Mislead Perceptions of the Offshore Industry
Contrary to common perception opening an offshore bank account is perfectly legal. Not only is it legal but nearly 75% of all Fortune 500 companies have bank accounts in foreign offshore jurisdictions.
As long as you abide by the laws regulating the overseas bank as well as laws within your own country of residency there is no problem. The problems only start to come when you are trying to hide assets. That is illegal. Gone are the days of anonymous Swiss numbered bank accounts.
While there still can be various levels of privacy it depends on the laws in both the offshore jurisdiction and the laws in the country where you live. It’s often the illegality of the offshore industry which grabs headlines. Tax evasion, money laundering, international drug dealing headlines sell papers.
“Middle-aged half-retired man opens an offshore bank account in the Bahamas,” just doesn’t sell papers.
Like all media headlines, illegality and criminal behaviour are always over-reported, and so the reality of things is skewed by what’s reported. Because what’s there to report if there is no scandal?
People have been using offshore finance since the end of World War I when people were looking for a sense of security after a war that ravaged Europe. Seeking security in foreign jurisdictions is nothing knew. However it is only recently that it has fallen afoul by politicians and viewed with cynicism by the public.
Offshore Banking vs Onshore Banking
Offshore banking is merely a reference to a bank located outside the country of where the client lives. If you live in one country and bank in another, the account is technically considered an offshore account. Whereas onshore banks are banks located within the country where the client lives.
You might even have been using offshore banking without even knowing about it. The only real difference between offshore banks an onshore banks is the location of the client.
Offshore banks exist like many other domestic or international banks and can be accessed globally with a touch of a few buttons on your mobile. Offshore banking allows you access to many of the same services as domestic local banks such as ATM withdrawals, online banking and transfer services, customer support as well as the use of credit and debit cards.
Offshore banking has often been associated with criminality, illicit transactions and secretive dealings, largely because of the misunderstood nature of international banking and the flow of capital.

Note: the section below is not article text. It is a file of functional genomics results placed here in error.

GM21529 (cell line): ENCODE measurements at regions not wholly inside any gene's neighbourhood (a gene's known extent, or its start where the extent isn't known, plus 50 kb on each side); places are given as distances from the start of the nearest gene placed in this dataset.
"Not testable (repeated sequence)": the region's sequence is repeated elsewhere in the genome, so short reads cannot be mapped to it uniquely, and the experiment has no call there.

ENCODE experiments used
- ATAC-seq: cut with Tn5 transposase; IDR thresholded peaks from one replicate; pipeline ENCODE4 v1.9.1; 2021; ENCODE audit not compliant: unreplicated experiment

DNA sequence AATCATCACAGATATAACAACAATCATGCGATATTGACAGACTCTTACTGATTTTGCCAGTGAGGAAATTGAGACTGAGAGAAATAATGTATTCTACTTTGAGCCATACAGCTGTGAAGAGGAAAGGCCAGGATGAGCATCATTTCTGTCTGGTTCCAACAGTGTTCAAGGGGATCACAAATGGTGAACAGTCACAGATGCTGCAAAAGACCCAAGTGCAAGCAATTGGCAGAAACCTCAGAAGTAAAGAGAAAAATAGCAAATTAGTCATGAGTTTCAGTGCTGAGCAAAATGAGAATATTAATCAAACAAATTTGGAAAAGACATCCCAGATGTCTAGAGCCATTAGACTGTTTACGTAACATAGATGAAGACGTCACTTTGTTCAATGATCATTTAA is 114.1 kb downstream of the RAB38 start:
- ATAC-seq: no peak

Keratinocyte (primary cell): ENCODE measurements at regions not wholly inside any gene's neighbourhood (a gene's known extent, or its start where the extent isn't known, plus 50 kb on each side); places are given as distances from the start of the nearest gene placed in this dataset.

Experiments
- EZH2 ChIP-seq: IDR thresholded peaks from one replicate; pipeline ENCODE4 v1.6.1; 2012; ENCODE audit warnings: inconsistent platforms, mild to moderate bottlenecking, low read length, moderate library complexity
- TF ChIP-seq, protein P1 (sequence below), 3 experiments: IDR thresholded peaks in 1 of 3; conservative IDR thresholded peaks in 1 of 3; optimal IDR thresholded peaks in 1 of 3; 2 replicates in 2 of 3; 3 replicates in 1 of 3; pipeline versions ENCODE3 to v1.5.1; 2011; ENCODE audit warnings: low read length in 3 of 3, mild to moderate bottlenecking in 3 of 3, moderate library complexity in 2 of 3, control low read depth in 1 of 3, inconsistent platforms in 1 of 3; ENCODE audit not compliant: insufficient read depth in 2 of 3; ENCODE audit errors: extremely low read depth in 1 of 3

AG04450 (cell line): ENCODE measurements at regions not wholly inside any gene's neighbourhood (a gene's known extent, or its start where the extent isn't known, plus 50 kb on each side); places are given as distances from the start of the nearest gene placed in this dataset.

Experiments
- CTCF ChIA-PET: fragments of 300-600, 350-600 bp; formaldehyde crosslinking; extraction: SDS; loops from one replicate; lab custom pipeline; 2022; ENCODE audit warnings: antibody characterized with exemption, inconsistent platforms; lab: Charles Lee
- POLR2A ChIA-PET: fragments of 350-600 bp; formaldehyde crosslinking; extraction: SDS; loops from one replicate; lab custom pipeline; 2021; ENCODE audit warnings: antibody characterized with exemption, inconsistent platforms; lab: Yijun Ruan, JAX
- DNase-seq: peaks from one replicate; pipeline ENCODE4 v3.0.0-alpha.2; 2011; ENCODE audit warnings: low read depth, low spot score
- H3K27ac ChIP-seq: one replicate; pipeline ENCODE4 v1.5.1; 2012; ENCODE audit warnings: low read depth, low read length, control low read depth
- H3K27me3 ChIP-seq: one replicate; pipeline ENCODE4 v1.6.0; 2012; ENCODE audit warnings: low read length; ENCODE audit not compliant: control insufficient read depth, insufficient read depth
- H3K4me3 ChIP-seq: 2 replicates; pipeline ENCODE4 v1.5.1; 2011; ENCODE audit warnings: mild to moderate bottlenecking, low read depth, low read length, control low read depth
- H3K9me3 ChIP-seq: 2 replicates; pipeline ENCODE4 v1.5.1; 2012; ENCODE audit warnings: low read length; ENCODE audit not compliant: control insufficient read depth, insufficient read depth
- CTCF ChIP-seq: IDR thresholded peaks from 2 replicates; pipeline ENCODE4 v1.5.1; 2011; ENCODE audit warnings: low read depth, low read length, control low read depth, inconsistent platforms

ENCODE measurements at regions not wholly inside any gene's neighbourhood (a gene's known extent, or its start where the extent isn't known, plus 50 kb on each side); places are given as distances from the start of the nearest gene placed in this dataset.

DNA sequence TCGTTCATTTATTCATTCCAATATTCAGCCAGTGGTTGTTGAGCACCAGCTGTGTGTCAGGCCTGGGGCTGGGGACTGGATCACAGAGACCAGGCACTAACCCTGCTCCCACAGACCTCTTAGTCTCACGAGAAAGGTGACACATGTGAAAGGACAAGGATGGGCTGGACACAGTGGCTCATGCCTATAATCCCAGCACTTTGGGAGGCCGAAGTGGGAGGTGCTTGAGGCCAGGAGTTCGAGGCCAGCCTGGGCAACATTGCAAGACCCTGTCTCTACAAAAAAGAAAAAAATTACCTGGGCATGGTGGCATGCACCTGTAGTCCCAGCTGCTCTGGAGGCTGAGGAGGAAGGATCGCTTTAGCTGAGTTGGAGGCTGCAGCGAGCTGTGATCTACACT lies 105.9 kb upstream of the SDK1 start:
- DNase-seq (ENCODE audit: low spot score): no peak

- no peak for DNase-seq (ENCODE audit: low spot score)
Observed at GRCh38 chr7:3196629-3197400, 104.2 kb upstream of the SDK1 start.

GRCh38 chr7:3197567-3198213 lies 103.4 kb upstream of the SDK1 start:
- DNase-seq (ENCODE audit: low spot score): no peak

Capital will largely follow the path of least resistance. Meaning it will largely find places in the world where it can enjoy the benefit of accumulating without being continually watched or take advantage of unfairly. As a result, in a bid to attract foreign financial capital smaller countries lowered there tax status for non-resident businesses and individuals looking to setup an offshore company or bank account.
It is estimated that nearly 25% of the worlds wealth is held offshore worth upwards of up to 20 trillion Pounds Sterling. While that is a staggering number, this number shouldn’t be too surprising, as the world is filled with dozens of countries that have lower taxes and liberal banking systems that attract foreign capital.
Offshore Banks Are Not What You Think
If you live in Spain and have your bank in Germany and send monthly stipends to your sick Aunt in the UK, you would be using offshore banking and thrown into the same category of the likes of Al Capone.
While we are quick to assume that every bank that offers client confidentiality must be hiding criminal activity. The reality is that there are a number of reasons why you would legitimately want to conceal ownership of certain assets.
For instance if you are a doctor you will in all likelihood be faced with one or any number of malpractice suits. Although it is common for hospitals insurance policies to pick up an legal claim, however, if the doctor is found personally liable due to negligence they could be the subject of a legal claim.
Offshore banking is not isolated to a specific bank nor a particular practice, it is simply the result of the global economic landscape. Capital will continue to flow across boundaries and seek out new destinations in the ever increasing interconnected landscape likely to erase all distinctions of onshore and offshore.